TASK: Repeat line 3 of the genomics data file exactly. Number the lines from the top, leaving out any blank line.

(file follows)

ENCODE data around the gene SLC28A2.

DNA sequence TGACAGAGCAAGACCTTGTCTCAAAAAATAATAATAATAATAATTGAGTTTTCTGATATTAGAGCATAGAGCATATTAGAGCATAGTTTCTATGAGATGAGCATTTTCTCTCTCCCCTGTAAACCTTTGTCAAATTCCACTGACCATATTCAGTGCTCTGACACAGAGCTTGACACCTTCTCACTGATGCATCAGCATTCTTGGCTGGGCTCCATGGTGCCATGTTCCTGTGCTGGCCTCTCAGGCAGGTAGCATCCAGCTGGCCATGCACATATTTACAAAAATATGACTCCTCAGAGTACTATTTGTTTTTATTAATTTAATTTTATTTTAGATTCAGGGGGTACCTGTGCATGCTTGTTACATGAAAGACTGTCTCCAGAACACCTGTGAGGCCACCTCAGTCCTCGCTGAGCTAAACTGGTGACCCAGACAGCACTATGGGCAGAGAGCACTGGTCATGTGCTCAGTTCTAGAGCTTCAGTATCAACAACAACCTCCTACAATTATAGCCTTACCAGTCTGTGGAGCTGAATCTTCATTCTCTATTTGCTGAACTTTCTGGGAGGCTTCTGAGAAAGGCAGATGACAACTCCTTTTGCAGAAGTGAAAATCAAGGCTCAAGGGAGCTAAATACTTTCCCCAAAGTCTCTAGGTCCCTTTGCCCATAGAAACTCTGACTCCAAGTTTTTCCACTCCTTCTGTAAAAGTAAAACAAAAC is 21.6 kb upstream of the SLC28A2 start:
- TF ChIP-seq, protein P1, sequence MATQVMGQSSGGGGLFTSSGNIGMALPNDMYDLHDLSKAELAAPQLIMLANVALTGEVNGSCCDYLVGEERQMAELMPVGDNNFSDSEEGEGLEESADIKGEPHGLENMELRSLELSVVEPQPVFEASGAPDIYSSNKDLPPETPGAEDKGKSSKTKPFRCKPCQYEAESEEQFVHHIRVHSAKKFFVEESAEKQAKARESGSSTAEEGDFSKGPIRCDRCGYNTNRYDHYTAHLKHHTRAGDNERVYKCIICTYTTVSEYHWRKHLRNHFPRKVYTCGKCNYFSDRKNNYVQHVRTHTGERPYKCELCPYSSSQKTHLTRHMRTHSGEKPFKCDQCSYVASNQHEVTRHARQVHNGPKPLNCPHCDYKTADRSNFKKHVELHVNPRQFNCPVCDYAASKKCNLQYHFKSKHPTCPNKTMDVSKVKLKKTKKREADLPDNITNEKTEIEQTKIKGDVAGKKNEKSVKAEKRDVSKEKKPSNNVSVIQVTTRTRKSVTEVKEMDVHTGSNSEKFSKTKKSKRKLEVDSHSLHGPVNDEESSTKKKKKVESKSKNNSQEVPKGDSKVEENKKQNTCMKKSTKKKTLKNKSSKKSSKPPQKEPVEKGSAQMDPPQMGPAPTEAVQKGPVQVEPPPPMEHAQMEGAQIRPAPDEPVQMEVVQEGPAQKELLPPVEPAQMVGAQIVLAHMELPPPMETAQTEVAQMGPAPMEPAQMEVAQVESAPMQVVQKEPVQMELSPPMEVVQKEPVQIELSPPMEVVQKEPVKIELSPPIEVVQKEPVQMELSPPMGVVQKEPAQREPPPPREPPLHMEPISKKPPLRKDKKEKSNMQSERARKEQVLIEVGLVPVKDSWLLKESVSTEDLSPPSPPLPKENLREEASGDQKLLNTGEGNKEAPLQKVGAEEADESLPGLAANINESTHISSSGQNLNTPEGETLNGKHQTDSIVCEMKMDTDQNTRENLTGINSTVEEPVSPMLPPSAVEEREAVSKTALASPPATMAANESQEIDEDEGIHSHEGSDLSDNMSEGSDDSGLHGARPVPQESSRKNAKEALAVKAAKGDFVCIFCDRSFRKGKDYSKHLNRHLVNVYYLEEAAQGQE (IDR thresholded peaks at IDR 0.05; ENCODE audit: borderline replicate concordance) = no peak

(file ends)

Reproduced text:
- TF ChIP-seq, protein P1, sequence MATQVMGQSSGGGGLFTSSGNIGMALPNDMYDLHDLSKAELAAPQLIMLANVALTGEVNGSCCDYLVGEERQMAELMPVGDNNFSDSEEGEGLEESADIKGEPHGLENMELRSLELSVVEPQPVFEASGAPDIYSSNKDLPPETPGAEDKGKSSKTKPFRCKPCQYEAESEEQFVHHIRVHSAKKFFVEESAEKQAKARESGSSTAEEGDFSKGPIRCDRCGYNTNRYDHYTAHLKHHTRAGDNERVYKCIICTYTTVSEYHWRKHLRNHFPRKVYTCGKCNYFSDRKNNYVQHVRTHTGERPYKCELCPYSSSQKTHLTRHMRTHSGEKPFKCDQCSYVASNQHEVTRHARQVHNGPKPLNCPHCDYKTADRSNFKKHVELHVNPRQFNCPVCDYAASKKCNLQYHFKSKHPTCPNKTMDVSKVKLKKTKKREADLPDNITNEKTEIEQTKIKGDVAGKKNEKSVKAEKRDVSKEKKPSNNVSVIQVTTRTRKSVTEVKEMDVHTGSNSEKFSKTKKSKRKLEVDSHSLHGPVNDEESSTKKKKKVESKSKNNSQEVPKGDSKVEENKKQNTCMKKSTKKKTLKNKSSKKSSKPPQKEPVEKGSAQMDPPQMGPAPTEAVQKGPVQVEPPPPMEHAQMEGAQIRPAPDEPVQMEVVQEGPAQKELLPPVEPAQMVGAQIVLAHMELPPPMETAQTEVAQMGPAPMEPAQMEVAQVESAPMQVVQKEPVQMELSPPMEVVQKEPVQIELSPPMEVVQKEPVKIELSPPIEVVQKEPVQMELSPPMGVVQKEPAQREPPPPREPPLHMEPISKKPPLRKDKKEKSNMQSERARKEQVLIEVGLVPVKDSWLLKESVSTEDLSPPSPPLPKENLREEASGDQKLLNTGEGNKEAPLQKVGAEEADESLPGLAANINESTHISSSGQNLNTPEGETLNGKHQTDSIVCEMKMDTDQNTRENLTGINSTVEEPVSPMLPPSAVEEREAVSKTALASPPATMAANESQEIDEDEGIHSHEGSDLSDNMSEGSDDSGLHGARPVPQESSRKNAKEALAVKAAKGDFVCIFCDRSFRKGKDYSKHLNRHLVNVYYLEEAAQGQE (IDR thresholded peaks at IDR 0.05; ENCODE audit: borderline replicate concordance) = no peak